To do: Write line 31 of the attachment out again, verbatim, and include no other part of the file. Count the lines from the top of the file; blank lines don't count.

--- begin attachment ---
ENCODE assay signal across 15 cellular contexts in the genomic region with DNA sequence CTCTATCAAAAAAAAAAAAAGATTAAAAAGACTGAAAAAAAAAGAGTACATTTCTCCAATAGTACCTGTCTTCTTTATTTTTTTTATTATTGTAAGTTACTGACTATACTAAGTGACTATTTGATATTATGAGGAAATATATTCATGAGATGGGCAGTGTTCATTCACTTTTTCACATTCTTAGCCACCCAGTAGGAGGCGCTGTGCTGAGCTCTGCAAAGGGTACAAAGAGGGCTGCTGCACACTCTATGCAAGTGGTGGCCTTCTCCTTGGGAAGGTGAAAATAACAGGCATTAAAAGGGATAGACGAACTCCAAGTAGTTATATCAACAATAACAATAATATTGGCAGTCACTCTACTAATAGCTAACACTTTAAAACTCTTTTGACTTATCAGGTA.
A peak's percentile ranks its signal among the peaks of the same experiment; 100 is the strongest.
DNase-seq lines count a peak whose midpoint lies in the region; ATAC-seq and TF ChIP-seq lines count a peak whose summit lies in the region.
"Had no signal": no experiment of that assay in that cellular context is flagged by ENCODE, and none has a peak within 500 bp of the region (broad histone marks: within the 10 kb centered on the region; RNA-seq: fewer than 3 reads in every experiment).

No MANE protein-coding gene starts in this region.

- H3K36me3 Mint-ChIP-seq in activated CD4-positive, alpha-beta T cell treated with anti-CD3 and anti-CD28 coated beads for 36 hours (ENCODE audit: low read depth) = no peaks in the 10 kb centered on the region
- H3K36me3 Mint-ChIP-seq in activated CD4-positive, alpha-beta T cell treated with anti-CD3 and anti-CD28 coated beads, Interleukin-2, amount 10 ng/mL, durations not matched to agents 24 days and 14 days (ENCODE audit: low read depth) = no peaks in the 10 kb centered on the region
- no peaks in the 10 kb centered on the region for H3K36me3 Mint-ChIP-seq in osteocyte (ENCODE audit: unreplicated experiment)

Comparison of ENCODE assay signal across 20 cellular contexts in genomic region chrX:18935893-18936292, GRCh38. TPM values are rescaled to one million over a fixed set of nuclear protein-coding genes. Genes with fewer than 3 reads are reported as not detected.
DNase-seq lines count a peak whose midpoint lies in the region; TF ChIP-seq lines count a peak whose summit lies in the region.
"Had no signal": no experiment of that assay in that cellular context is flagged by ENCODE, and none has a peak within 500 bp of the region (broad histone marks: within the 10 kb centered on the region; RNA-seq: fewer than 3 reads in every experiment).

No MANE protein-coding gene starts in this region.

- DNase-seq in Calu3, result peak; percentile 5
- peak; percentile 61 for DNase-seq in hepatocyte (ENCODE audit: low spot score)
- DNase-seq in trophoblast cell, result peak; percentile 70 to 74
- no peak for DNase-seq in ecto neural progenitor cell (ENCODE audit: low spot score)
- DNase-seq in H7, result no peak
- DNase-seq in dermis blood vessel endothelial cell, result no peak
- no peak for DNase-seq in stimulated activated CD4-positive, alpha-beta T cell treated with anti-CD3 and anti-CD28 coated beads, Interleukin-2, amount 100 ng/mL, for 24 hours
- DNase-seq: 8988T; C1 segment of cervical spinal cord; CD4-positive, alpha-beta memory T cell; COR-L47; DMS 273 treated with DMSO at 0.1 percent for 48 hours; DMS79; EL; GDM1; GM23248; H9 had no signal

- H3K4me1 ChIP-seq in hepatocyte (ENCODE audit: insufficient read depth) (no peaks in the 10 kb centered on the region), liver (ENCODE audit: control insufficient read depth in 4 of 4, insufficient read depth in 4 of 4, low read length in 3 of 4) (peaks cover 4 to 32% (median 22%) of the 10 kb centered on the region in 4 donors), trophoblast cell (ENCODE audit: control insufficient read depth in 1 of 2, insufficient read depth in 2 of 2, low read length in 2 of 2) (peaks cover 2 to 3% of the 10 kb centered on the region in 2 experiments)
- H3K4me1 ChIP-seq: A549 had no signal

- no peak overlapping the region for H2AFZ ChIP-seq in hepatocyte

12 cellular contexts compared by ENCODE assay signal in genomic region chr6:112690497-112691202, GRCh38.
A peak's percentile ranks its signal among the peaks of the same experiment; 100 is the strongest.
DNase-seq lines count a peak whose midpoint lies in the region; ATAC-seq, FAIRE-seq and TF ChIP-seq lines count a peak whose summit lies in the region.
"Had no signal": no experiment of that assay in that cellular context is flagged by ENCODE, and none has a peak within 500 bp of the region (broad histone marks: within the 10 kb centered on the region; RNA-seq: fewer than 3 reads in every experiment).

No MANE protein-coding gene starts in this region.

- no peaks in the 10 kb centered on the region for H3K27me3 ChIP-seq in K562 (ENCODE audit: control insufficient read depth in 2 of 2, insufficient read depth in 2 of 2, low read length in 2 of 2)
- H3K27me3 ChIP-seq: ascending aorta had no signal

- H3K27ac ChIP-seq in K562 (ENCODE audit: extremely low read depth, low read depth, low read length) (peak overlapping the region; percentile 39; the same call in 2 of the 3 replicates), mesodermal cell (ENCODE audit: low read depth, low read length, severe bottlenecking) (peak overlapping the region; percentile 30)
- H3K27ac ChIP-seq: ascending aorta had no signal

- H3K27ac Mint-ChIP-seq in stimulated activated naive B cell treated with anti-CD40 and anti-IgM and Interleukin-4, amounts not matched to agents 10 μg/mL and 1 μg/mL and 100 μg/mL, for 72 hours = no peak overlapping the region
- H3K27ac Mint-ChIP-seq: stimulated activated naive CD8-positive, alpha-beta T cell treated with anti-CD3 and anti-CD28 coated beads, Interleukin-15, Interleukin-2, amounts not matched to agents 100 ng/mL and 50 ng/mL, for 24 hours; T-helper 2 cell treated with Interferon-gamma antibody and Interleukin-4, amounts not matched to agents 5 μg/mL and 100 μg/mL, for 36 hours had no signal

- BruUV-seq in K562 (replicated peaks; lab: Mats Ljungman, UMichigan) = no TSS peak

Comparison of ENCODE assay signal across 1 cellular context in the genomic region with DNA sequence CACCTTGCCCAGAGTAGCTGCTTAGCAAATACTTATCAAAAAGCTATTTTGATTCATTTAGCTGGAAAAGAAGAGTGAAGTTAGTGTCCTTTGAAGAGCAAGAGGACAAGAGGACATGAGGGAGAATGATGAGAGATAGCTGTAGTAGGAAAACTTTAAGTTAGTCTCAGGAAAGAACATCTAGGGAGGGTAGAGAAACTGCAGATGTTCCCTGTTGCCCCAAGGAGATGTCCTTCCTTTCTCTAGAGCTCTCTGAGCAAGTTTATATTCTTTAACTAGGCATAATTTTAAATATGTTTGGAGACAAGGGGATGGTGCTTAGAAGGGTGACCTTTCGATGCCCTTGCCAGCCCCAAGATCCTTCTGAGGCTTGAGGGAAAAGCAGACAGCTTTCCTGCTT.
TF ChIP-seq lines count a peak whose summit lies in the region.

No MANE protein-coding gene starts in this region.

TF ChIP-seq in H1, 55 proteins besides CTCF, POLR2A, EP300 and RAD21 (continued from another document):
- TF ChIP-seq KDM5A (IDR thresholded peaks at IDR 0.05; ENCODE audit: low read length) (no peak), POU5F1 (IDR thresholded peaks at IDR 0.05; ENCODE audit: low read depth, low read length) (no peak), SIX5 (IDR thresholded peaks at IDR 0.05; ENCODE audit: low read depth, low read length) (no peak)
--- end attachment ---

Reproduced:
- H3K27ac ChIP-seq in K562 (ENCODE audit: extremely low read depth, low read depth, low read length) (peak overlapping the region; percentile 39; the same call in 2 of the 3 replicates), mesodermal cell (ENCODE audit: low read depth, low read length, severe bottlenecking) (peak overlapping the region; percentile 30)